Top of pagePrevious messageNext messageBottom of page Link to this message  By Richard Eagle Idaho Falls on Monday, October 08, 2018 - 11:40 am:

Thanks Don. I have a short memory. Also a '65.
Rich


Top of pagePrevious messageNext messageBottom of page Link to this message  By Don - Conroe, TX on Monday, October 08, 2018 - 10:28 pm:

A 65 and a whole slew of neat Model T's.

Too cool.


Top of pagePrevious messageNext messageBottom of page Link to this message  By Dallas Landers NE Indiana on Tuesday, October 09, 2018 - 07:34 am:

Don, Im looking forward to watching your progress on that T. Lots of photos would be great. You will be driving before you know it


Top of pagePrevious messageNext messageBottom of page Link to this message  By Don - Conroe, TX on Tuesday, October 09, 2018 - 08:41 am:

Thanks Dallas. You've set an example for me with your sweet RPU.


Top of pagePrevious messageNext messageBottom of page Link to this message  By Don - Conroe, TX on Saturday, October 13, 2018 - 08:43 pm:

Replacing the very cool but almost certainly unsafe wheels that came with my car, with a much more solid set.

Hereís a before and after of the right front wheel.




Top of pagePrevious messageNext messageBottom of page Link to this message  By Don - Conroe, TX on Saturday, October 13, 2018 - 09:46 pm:

Here she is with ďnewĒ wheels front and back.

Iíll need to buy some decent tires before I try anything faster than a crawl.

Iíve placed an order for the rear/top/seat/belt wood...should have that relatively soon.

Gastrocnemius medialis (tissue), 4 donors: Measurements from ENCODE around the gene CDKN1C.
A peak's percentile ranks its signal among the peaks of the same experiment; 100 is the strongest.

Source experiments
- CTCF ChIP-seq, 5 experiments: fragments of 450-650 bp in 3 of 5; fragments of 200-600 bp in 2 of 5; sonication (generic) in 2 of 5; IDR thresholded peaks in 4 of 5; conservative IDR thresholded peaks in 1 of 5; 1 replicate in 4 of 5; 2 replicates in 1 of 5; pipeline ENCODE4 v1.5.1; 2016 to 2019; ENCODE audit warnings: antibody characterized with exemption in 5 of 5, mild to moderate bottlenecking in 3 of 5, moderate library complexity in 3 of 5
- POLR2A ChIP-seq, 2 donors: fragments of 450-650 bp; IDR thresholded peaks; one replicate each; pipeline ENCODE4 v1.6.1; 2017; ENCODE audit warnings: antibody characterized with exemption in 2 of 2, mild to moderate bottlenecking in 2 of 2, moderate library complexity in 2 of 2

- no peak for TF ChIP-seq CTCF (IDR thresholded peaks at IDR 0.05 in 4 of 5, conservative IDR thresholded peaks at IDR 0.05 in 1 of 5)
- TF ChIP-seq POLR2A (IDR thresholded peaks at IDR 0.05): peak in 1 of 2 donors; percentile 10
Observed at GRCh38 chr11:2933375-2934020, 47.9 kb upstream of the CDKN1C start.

Making progress.

Iím so dern busy with work...I may just take my spare 25 engine over to Ross and have him do a cheap refresh on it...just to get it running.


Top of pagePrevious messageNext messageBottom of page Link to this message  By Dallas Landers NE Indiana on Sunday, October 14, 2018 - 09:30 am:

Don, you better block the wheels. Looks like its trying to sneek out of the garage into the sunshine.


Top of pagePrevious messageNext messageBottom of page Link to this message  By Don - Conroe, TX on Sunday, October 14, 2018 - 10:04 pm:

It did make it out into the sunshine today Dallas...if only for about an hour or so.

That's what I was limited to, time-wise, so I chose to tackle a couple minor projects.

First, I installed two items that I robbed from my parts chassis...a gas tank and a battery cable support bracket. My car came with a round gas tank that was in very good condition but is not correct for the car and didn't fit under the seat like it should. And, my car was missing the battery cable bracket.



After that, I installed the beautiful floorboards I bought from JV Anderson at Chickasha. They needed some massaging/adjusting to fit right. I attribute this, not to the floorboards, but to my T...which has lived a hard life and probably doesn't have a straight panel or line in the whole car. Once I got them to fit however, they looked great. It's always nice to work with high quality parts.